John Riccitiello, CEO of Unity Technologies, says 90-95% of VR experiences are developed within the company’s Unity game engine and 47% of all developers (including outside of VR) use Unity. When Valve announced that it would be partnering with Unity to allow SteamVR to support Unity Technologies, it signaled a major step for developers focusing on the HTC Vive.
Source: Unity Technologies
But what does that mean for developers?
As the HTC Vive gets ready for consumer release this April, most developers are just beginning to receive dev kits, which can significantly delay software release cycles. Because the Vive relies on room-scale for VR experiences, it makes it difficult for developers to create quality applications that are properly scaled.
With developers so focused on figuring out the room-scale for the Vive, they may overlook another major development problem - engaging the user.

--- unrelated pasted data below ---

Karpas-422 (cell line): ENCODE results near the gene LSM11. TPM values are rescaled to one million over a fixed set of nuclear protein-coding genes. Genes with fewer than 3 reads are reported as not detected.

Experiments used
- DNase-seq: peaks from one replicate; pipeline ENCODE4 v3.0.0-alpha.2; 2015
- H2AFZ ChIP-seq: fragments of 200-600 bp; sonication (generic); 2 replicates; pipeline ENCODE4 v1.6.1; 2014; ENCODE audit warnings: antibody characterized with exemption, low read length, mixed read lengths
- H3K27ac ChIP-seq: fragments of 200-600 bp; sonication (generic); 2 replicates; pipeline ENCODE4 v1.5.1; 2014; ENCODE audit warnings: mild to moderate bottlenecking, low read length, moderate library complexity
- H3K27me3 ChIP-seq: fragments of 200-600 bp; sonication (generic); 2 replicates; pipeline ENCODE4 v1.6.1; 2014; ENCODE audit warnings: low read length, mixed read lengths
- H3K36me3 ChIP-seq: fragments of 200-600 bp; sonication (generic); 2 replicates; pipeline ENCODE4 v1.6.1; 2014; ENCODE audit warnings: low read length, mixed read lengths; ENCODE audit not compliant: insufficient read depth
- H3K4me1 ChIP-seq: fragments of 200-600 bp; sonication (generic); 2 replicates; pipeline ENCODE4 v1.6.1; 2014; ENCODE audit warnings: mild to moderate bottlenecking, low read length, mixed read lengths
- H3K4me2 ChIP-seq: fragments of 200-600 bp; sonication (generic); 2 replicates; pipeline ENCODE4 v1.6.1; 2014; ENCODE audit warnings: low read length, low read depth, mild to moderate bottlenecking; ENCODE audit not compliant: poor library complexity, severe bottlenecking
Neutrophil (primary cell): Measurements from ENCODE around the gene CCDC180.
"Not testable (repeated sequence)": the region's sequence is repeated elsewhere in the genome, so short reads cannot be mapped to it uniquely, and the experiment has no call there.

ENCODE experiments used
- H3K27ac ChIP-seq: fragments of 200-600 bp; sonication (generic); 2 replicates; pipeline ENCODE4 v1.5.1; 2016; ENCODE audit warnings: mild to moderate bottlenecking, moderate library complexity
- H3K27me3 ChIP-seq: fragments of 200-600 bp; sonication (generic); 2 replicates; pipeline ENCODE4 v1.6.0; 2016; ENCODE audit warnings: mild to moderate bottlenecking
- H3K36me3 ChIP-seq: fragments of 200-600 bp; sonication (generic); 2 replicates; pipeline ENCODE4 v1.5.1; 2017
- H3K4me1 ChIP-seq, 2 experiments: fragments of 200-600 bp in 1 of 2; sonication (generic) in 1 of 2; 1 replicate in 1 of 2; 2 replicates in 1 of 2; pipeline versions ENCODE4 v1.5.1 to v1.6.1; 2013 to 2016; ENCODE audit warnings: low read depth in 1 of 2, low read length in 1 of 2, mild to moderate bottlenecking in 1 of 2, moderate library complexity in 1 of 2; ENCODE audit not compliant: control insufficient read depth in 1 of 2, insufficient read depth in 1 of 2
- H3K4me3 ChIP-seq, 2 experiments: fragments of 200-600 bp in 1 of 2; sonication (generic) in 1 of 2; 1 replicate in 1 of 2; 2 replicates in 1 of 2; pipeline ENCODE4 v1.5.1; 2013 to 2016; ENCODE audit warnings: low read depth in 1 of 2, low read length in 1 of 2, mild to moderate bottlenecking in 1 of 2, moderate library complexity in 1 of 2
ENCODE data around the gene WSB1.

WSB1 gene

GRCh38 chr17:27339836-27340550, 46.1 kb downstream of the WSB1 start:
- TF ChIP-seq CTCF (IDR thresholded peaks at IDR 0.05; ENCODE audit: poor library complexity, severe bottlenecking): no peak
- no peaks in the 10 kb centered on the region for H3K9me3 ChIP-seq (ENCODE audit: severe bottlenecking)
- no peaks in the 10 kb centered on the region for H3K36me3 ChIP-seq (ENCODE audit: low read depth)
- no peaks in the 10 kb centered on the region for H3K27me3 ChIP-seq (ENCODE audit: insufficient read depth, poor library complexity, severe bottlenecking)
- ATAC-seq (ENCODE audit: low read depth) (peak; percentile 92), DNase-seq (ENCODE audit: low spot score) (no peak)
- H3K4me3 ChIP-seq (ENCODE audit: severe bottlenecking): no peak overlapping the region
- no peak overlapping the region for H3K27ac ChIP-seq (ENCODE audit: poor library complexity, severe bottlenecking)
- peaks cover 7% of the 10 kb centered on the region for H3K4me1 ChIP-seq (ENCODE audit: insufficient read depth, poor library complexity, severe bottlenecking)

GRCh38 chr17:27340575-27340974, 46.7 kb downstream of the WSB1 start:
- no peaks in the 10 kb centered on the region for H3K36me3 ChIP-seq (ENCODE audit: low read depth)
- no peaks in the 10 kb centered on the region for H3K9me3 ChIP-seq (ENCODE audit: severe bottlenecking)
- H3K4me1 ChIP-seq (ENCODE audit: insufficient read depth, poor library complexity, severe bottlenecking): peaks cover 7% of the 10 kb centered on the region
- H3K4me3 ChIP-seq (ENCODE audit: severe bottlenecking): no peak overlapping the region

During a Greenlight VR analyst briefing at the Vision Summit 2016, Sylvio Drouin, EVP of Unity Labs, says “Most developers struggle with creating engaging content, and keeping users engaged...The developers have to make engaging content to keep their users captivated for hours, not just 10 to 15 minutes!”
What we imagine we will see are a lot of people frantically scrambling to get something out on SteamVR in time for the April shipment. This could be at the expense of understanding user engagement and developing applications for SteamVR that overcome this challenge.
The good news is that the implementation of SteamVR into Unity with native support will allow for further experimentation, exploration, and a whole new set of capabilities brought on by the pairing. Because the HTC Vive allows for a deeper degree of immersion, developers can now aim for much richer and native virtual reality experiences.
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